CSC will split into two publicly traded companies, one focused on its US$8.1 billion commercial business, and the other focused on its US$4.1 billion US government offerings.
The split will be finalised by 25 October, with the company confirming longstanding rumors that the struggling systems integrator will be acquired, sold off or split up. CSC said during its earnings call that the split will allow each entity to pursue divergent long-term strategies more suitable for its respective customer base.
"There's a big difference between turning a company around and transforming a company," CSC chief executive officer Mike Lawrie said during the earnings call Tuesday. "This next step will allow us to transform these businesses faster than if they were together."
The larger company will be called CSC -- Global Commercial, will be led by current CEO Lawrie and will serve Fortune 1,000 companies and non-US government clients. The smaller entity will be known as CSC -- US Public Sector, and will be led by a to-be-determined CEO (Lawrie will serve as executive chairman) and will support the US federal, state and defense agencies.
Wall Street has responded very favorably to this announcement: CSC's stock skyrocketed 6.4 percent in after-hours trading Tuesday, to US$71.99 per share. The split was announced after the stock market closed.
In a news release, CSC chalked the separation up to the company's different growth profiles, asserting that the solution provider will be better able to serve unique customer needs and market requirements as two entities.
The public sector business has fared better that the commercial side over the past year, with its sales falling 1 percent, while global commercial sales toppled, sliding 8.8 percent. The contrast is even starker in operating income, which grew 12.8 percent, to US$591 million, for the public sector segment but fell 40.7 percent, to US$567 million, on the global commercial side.
"As we were turning around the business, market shifts began to accelerate, creating in some cases diverging opportunities and diverging challenges," Lawrie said during the earnings call.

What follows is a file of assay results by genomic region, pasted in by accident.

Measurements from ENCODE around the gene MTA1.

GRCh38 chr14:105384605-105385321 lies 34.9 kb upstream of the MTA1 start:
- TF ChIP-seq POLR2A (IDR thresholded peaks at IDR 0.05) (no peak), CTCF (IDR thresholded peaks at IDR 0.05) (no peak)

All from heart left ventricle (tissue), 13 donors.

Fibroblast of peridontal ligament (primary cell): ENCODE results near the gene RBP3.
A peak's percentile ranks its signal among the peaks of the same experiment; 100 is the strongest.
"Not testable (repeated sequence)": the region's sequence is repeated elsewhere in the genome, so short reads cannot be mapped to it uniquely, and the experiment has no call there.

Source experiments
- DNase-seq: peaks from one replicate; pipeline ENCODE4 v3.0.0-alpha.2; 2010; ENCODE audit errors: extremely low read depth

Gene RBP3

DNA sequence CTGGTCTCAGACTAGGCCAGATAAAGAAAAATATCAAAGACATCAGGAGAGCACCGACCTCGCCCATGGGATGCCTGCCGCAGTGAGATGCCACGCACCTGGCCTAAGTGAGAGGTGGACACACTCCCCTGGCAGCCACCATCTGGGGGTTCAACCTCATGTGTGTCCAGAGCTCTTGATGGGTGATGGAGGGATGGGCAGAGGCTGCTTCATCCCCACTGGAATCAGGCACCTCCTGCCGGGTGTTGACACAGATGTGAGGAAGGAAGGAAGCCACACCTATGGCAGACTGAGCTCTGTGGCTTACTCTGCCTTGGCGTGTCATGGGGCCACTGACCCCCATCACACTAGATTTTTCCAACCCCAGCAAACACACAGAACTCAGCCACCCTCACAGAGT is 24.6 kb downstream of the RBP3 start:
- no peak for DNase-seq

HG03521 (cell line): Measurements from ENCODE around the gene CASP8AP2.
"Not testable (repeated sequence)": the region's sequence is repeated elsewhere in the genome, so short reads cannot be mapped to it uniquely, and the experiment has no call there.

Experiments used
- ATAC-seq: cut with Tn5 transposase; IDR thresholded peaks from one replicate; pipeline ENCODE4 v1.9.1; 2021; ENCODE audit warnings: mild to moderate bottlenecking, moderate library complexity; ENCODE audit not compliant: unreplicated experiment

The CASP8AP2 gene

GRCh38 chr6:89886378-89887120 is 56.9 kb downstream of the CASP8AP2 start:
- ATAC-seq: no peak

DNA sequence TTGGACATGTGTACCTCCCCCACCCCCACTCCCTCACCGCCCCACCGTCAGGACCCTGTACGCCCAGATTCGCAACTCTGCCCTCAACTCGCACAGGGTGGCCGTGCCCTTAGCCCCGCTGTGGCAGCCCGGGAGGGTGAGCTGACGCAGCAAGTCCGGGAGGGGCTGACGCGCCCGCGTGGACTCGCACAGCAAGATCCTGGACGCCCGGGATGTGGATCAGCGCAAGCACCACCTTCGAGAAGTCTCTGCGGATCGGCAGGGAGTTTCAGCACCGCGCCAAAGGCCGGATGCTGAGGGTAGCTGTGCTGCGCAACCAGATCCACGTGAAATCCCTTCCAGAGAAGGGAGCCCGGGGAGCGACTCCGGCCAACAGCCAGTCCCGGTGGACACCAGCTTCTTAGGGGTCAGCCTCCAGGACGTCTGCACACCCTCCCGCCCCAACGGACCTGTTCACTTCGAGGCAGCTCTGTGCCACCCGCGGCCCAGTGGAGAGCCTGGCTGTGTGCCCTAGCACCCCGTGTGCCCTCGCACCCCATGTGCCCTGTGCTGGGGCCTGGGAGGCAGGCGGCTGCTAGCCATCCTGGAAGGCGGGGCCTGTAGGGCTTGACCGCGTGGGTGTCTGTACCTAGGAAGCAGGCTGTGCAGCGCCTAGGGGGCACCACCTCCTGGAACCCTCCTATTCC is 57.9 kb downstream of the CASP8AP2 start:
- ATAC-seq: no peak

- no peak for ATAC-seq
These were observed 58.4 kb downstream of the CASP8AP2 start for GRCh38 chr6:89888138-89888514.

The announcement verifies a Reuters report which said CSC now sees a split as the best option after several attempts to sell itself in recent years. Reuters reported back in February that CSC was being pursued for a sale to private equity firm Carlyle Group and fellow solution provider behemoth Capgemini.
In answer to an analyst's questions during the earnings call, Lawrie didn't directly address a question about why CSC decided to pursue a split rather than selling off all or a part of the company. Instead, he offered this explanation: "Believe me, we've done a thorough analysis over a period of time and looked at different options," Lawrie said. "We felt that right now, at this point and time, this was the best option or transaction that could unlock value."
Going forward, Lawrie said, either side of the business could be sold off during the separation process through a Reverse Morris Trust, which combines a spinoff with a statutory merger to allow for a tax-free transfer of a subsidiary under federal law. Although there's nothing precluding a sale, Lawrie said, CSC is focused on positioning each of the new companies to compete well in its respective space.
The Global Commercial unit will have 51,000 employees, more than 1,000 customers -- including 175 of the Fortune 500 -- across 70 countries and 34 delivery centers around the globe. The US Public Sector unit, with 14,000 employees -- including 3,500 military veterans -- will be the third-largest IT provider to the federal government, and is expected to be a leader in the national security space, according to CSC.
"What we announced today would have been inconceivable three years ago," Lawrie said. "We didn't have the wherewithal to do it, or the capital structure to do it."
Virtually no overlap exists between CSC's public sector and commercial clients, Lawrie said. In contrast, Lawrie said, most commercial clients tap into both CSC's struggling infrastructure and its better-performing business solution units, making a split of those divisions into separate companies impossible.
As the separation proceeds, CSC Chief Financial Officer Paul Saleh said the company expects to put more debt into the public sector side of its business and retire some debt on the commercial side of its business.
At closing, Saleh said, the public sector unit is expected to have a debt-to-EBITDA (earnings before interest, taxation, depreciation and amortisation) ratio of 2.5-to-1, while the commercial unit will have a debt-to-EBITDA ratio of 1-to-1. This ratio indicates how many years it would take for a company to pay back its debt assuming net debt and EBITDA held constant.
Costs associated with the restructuring are expected to run US$50 million to US$75 million, as Lawrie said CSC has been operating for quite some time in a way that would allow a split to easily happen. To wit, Lawrie said, the public sector and commercial businesses already have separate financial, communications and human resources staffs, meaning all the restructuring costs are one-time in nature.
CSC is the fifth major technology company to announce a split over the past several months in response to market pressure from the shift to cloud computing. Other technology companies announcing split or spinoff plans include Hewlett-Packard, Symantec, IBM and eBay.